He said his family had healed. His father had kicked alcohol (like mine had late in life) and they somehow found a way to get past all that stuff in their youth...that they all. had a great relationship with their father who we had all found so terrifying.
I can’t tell you how good that made me feel...:)
DeNiro is stone dead to me. Stone dead. Won’t watch anything if I know he is in it.
One of my all time favorite movie scenes with Pacino (no, not Scarface...not really a fan of that much) was the tango scene from “Scent of A Woman”.
I think that is one of the best scenes from any movie...ever.
And other things-the constant packing and unpacking...one of the things that broke my 11 year old heart was in moving from Yokosuka to Subic, I had gotten a real pair of binoculars for Christmas, wore them around...:)
When we moved and I packed them away, well, they never arrived in the Philippines. For the next four years or so, every time I saw an unpacked box somewhere (there were alway a few somewhere) I would root around in it looking for those binoculars.
Kind of like what happened with my Dad's Holy Cross ring. The ring he had whacked us on the back of the heads with all those years...when my dad passed, I wore the ring to his service down in Arlington, and...somewhere...somehow...that ring disappeared.
To this day, I will pause when I see some small container or a coat I haven't worn in a while, and for a split second I fight the urge to open the container or stick my hand in that coat pocket, even though I have checked it forty times in the last twenty years...
I have all my dad's stuff, I wish I did have that ring, though. I just fixed this plaque (given to my dad when he retired) which was completely tarnished and the wood in disrepair. Somewhere over the years, my younger brother had used by Dad's sword in a school play and lost the scabbard, so...I printed one on my 3D printer! I didn't want to pay for a new one! Here is what it looks like now:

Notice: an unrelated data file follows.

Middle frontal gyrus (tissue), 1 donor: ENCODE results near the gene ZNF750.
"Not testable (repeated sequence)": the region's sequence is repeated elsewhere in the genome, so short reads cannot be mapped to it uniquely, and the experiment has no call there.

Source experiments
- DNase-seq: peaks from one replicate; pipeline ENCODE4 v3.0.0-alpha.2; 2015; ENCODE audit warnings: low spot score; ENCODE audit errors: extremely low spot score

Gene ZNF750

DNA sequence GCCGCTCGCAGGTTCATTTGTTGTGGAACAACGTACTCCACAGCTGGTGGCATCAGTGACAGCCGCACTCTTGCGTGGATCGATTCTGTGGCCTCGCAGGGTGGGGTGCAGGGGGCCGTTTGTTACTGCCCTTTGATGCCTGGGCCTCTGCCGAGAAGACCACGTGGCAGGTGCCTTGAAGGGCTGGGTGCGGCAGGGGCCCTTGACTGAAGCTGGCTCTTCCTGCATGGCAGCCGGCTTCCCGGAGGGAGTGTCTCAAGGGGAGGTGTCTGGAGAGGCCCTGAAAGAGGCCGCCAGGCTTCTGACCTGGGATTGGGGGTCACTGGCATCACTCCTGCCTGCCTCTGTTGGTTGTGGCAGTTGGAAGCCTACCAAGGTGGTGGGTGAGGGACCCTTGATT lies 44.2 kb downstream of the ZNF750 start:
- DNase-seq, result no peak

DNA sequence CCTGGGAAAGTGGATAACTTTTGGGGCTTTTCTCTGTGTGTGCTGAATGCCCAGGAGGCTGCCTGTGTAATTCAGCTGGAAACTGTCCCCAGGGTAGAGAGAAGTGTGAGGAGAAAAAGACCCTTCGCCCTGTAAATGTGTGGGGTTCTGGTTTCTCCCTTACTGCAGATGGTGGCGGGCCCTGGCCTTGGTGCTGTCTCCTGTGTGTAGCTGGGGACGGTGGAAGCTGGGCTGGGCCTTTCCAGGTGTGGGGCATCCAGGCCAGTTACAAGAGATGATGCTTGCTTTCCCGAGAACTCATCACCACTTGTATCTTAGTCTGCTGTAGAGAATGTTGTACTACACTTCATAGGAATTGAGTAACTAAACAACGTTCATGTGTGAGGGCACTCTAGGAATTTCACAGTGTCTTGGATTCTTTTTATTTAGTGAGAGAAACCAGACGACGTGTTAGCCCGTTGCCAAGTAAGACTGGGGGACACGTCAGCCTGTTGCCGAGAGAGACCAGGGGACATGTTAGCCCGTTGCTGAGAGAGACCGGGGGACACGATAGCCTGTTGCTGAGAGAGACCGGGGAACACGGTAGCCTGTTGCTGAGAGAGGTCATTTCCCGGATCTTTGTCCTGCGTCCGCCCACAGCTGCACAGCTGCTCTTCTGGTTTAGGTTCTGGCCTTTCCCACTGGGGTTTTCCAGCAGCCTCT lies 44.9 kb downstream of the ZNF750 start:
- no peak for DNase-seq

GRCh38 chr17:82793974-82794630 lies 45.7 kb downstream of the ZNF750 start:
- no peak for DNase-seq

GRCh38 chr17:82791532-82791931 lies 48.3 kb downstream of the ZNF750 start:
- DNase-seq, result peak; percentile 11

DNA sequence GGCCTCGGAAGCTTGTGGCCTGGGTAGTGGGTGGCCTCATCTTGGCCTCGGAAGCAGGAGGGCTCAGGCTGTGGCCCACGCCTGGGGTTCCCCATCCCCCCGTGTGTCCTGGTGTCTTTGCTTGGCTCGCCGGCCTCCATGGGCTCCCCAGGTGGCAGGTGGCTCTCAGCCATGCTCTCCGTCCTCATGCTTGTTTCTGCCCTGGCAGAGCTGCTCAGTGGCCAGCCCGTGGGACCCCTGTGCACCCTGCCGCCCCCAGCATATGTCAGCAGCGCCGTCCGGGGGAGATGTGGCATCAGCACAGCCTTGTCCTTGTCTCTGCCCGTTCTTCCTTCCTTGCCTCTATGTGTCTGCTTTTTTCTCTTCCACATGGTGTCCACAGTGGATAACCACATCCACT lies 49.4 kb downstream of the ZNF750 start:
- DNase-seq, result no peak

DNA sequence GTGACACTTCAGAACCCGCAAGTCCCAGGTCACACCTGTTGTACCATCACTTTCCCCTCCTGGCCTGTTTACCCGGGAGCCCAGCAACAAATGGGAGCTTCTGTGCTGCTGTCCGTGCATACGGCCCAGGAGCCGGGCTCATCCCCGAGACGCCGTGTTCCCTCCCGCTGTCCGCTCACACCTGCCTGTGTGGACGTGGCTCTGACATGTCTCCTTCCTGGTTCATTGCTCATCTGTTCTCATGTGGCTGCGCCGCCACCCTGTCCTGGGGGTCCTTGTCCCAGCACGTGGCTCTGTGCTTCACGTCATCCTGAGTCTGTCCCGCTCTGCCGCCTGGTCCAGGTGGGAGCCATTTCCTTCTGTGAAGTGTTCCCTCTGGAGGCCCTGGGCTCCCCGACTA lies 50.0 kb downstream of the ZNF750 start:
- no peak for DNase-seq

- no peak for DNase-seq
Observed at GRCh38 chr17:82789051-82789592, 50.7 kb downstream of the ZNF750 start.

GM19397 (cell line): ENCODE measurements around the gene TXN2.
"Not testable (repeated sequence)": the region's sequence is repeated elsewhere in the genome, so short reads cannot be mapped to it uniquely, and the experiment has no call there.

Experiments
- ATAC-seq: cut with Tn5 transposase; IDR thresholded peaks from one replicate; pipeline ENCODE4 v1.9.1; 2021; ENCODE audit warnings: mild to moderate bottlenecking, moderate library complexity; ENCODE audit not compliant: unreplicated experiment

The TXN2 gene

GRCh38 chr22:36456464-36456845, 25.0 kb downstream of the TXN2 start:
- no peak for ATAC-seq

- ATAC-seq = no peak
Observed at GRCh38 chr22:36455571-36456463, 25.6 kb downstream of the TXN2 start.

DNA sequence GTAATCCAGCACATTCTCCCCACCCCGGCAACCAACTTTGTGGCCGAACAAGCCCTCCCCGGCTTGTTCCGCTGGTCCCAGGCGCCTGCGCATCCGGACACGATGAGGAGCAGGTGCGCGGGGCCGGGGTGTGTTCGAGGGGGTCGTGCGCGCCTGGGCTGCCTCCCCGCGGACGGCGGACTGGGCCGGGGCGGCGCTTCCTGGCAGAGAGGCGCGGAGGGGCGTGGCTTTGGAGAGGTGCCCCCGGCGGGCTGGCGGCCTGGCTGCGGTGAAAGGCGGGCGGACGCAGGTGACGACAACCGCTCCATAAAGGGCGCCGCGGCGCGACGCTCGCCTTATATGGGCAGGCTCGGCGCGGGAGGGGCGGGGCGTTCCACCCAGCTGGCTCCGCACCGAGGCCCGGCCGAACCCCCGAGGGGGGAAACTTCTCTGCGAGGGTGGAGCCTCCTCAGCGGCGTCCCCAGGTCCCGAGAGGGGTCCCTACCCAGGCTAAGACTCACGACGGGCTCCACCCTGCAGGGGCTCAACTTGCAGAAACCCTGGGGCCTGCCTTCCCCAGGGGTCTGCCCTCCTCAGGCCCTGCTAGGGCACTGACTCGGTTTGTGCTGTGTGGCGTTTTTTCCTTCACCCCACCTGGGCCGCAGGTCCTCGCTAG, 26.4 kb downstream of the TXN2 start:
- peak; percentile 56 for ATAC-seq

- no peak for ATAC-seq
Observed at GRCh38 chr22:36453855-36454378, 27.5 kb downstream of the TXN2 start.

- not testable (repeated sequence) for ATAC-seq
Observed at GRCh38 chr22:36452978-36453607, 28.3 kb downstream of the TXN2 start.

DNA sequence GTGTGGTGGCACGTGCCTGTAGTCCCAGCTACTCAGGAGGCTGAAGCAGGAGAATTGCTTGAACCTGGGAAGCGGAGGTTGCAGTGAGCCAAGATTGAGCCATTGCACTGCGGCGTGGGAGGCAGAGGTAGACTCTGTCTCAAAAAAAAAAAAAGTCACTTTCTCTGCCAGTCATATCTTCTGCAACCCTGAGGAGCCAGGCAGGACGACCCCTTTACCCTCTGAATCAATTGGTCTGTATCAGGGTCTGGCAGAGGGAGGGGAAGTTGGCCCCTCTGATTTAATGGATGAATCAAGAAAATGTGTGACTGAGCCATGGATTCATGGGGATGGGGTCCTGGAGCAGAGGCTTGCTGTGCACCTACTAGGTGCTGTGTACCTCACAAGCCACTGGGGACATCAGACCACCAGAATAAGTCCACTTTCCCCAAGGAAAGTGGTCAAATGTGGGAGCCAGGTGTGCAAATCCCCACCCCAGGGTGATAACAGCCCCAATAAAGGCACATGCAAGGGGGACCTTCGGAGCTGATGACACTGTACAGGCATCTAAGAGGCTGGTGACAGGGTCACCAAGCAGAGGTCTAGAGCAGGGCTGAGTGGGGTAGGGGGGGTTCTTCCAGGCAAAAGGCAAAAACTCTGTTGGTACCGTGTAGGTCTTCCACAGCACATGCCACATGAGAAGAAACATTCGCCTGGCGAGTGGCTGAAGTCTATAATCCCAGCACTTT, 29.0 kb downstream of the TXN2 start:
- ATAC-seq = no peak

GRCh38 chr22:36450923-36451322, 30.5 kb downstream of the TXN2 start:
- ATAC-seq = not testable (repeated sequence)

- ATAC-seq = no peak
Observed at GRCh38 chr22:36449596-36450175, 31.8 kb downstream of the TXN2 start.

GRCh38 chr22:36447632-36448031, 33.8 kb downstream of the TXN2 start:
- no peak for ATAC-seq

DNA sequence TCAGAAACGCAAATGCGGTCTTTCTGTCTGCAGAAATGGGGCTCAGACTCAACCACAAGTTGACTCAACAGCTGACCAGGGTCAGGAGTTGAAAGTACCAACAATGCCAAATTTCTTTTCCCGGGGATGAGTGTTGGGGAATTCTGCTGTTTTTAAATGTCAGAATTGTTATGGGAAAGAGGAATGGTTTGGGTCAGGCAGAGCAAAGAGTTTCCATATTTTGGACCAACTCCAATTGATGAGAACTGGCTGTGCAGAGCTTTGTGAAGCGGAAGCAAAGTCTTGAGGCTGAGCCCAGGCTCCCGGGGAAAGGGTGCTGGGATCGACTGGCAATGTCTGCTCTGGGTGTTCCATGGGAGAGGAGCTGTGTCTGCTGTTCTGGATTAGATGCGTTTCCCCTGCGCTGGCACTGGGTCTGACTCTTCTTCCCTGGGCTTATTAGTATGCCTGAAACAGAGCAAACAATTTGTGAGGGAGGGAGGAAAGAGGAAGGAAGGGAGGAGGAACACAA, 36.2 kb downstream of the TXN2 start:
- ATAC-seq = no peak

Probably my favorite movie scene:
From the movie:
Bull talking to Toomer, “How’s it goin’, Sports Fan?”
Toomer was dead in the station wagon ...
Duvall used to own a little restaurant out in the countryside in Virginia, near his vast horse farm. One of my friends and I used to go there just so we could stare at his back as he dined sith his wife and friends, as he sat face to the window and back to the room. (Polite Virginians dont bug the guy for autographs while hes trying to eat.)
Tender Mercies, Something to Talk About, To Kill a Mockingbird, The Godfather 1& 2 and a beautiful film he wrote and directed, Get Low, are among my favorites, and also another one whose name escapes me that he also wrote, in which he plays a white southern bigot who discovers that he is part black, and James Earl Jones is his brother.
He adores this country and has long depicted the nuances of racial and ethnic relationships with unparalleled character development.
But we digress from the subject ar hand, The Great Santini, and the can of mushroom soup scene! Epic!
Re your story above about the hard-drinking officer neighbor of your childhood and his kids, the fight scene in Santini must have really resonated with you. Its a miracle that family was able to heal.
That restoration is amazing!
I have had that now for about 15 years, and my eyes fall on it every day and I said “Ah...ah...I GOTTA fix that thing!”
That emblem on the front is made of heavy brass, and boy, was it hard. I did the best I could, soaking it in tomato paste overnight (which worked) because using brasso just wasn’t!
The black square thing it is mounted on took 19 hours to print on my 3D printer, but...fit like a glove! Far better than the crappy wooden thing on there before...:)
I am glad I have it. It reminds me of The Commander.
That movie really did resonate with me. There was something...like when they moved into the new quarters which were dirty and dilapidated...you have to make it home, everyone finds a room...you start a new life in a new place...
It felt genuine to me.
Funny, I have been afraid to delve into Duvall’s private life, because I was worried I would find out he was a leftist turd and I wouldn’t enjoy him anymore (which is what happened for me with actors like DeNiro and Samuel Jackson.
Glad to hear he is a religious man and a patriot! Thank you...:)